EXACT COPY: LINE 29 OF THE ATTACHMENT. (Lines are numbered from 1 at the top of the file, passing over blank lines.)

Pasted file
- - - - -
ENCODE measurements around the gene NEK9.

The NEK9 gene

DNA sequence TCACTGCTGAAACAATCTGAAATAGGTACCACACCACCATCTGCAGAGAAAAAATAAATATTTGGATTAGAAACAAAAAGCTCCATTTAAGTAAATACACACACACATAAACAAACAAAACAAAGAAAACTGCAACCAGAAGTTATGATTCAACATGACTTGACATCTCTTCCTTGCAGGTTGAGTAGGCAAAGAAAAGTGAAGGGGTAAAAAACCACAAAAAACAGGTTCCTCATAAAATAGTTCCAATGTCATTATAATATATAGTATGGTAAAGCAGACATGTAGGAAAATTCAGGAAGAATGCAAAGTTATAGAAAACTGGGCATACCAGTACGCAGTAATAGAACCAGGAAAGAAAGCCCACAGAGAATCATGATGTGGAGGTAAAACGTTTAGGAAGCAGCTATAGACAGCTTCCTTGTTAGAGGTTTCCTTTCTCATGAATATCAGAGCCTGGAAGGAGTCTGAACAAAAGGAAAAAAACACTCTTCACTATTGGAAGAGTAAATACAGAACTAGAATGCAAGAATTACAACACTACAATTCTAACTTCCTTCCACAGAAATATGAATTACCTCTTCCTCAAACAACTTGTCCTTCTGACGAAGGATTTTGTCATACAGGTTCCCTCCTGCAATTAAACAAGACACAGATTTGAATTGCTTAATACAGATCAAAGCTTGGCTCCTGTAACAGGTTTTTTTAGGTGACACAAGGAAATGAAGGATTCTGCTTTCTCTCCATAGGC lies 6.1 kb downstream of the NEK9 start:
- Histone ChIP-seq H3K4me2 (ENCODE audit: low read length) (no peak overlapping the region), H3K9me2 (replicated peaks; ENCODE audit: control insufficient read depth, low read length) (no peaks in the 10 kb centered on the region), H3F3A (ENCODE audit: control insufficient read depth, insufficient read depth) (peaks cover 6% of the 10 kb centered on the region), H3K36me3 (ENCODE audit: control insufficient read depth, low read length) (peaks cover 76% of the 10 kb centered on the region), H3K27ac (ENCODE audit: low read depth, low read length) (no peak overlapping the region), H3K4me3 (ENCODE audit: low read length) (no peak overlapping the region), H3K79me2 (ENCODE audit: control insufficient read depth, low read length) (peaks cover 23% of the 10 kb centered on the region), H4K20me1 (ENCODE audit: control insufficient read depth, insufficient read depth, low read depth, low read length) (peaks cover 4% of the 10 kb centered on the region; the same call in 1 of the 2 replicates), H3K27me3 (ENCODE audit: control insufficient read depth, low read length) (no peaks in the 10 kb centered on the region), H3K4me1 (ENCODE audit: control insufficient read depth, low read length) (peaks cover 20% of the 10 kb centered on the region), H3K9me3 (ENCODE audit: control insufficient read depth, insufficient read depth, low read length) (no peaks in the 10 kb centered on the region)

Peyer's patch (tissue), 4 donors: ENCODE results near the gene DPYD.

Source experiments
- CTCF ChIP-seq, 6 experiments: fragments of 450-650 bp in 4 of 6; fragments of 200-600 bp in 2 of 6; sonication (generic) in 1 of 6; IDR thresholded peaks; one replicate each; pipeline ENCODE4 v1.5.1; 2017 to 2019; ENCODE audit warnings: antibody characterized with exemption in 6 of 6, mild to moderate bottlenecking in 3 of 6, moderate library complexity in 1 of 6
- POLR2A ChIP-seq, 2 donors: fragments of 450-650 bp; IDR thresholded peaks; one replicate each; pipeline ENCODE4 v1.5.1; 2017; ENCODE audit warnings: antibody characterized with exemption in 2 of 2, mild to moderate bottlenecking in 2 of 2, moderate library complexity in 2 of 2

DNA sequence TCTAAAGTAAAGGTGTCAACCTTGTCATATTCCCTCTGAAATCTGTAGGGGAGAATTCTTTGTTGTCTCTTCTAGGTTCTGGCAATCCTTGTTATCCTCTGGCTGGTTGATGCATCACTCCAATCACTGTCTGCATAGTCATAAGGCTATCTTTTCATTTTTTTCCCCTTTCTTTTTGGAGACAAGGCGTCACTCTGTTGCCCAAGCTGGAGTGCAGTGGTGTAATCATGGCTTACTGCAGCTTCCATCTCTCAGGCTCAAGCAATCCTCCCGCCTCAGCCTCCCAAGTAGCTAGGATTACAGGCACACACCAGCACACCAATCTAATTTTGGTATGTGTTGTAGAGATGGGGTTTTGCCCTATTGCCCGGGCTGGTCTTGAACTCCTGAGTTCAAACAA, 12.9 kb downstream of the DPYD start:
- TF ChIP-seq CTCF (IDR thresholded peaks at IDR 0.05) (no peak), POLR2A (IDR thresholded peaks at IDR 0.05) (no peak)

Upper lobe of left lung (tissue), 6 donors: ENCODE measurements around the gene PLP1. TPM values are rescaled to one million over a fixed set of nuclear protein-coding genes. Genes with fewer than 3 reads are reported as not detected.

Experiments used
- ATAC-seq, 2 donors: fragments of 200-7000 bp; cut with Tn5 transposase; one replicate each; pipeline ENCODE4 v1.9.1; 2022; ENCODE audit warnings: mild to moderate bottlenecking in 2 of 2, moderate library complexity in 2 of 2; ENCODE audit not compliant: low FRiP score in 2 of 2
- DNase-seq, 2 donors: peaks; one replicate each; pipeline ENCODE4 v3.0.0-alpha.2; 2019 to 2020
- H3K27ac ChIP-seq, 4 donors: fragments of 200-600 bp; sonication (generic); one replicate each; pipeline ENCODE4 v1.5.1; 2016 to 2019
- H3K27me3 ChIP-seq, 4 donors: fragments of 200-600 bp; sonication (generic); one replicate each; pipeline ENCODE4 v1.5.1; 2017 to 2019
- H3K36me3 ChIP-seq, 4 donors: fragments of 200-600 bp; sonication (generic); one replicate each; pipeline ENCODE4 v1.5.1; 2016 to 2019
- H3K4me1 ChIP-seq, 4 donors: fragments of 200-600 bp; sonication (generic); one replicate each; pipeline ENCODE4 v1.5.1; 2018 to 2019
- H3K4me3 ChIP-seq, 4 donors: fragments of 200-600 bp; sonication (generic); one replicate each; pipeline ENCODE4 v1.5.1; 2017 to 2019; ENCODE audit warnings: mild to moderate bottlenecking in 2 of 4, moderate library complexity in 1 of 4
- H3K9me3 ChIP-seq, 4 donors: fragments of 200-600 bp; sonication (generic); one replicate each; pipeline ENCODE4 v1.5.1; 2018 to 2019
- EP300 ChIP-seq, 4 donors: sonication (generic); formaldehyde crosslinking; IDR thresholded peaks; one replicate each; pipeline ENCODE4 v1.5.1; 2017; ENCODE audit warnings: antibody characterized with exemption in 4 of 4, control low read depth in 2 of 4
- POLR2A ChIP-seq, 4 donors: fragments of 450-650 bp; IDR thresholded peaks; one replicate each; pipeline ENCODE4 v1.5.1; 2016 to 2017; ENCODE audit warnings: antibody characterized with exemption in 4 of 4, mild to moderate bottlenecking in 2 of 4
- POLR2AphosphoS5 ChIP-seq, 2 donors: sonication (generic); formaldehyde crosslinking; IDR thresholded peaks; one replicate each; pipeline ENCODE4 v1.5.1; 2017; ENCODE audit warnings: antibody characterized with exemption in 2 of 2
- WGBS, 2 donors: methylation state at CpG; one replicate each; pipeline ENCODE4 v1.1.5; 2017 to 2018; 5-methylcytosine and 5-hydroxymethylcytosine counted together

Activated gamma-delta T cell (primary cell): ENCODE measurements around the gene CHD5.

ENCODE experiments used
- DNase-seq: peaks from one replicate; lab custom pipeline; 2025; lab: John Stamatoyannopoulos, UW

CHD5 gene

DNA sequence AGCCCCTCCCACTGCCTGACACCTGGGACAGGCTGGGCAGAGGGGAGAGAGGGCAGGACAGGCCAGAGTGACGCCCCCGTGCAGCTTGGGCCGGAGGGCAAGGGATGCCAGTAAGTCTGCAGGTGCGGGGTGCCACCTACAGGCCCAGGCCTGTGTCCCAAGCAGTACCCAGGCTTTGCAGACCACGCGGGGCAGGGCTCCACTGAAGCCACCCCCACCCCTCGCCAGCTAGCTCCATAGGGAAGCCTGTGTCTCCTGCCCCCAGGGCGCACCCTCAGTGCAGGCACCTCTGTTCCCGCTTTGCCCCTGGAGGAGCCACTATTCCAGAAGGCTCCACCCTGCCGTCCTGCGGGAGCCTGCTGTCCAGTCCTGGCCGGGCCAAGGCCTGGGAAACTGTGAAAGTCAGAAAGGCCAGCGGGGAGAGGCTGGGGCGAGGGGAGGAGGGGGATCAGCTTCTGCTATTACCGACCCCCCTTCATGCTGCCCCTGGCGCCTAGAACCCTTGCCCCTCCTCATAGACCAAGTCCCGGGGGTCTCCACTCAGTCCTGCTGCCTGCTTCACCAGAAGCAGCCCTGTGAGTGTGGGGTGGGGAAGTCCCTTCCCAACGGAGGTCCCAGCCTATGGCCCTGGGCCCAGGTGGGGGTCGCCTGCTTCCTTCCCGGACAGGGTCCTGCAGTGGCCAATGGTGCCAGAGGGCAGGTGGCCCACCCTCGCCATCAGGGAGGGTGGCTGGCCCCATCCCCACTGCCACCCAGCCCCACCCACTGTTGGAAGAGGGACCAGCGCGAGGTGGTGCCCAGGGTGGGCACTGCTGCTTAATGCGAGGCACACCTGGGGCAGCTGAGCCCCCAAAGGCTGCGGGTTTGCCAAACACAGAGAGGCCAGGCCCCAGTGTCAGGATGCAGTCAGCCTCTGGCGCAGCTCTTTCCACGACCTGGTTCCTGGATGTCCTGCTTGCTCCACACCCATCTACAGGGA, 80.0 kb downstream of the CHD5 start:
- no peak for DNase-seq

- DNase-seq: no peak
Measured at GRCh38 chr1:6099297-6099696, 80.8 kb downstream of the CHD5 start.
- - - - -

DNA sequence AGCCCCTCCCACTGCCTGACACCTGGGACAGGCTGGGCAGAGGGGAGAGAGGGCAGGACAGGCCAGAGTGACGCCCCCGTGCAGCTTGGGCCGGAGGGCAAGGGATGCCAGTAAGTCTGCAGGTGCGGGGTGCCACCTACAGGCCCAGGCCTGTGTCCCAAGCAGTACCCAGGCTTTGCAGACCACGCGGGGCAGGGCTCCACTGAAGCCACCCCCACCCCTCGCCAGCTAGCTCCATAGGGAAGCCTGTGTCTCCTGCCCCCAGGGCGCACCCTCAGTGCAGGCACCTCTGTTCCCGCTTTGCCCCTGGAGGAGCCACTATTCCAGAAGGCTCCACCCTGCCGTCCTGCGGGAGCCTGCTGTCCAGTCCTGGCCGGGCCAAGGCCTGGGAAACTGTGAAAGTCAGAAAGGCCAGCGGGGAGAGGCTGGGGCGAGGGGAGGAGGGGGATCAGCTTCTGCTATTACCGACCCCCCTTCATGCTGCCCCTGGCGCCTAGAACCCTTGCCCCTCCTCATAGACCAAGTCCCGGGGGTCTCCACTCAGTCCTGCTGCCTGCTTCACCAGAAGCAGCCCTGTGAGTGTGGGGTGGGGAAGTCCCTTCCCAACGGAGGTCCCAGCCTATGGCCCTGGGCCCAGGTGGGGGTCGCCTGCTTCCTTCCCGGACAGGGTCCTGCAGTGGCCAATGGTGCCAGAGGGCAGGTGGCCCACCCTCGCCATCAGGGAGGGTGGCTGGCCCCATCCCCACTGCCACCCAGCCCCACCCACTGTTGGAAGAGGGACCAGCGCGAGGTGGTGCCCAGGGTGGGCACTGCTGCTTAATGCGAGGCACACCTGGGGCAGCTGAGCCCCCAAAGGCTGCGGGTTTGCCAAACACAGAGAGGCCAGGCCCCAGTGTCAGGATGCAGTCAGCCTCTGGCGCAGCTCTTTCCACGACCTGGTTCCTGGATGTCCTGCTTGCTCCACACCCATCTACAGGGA, 80.0 kb downstream of the CHD5 start: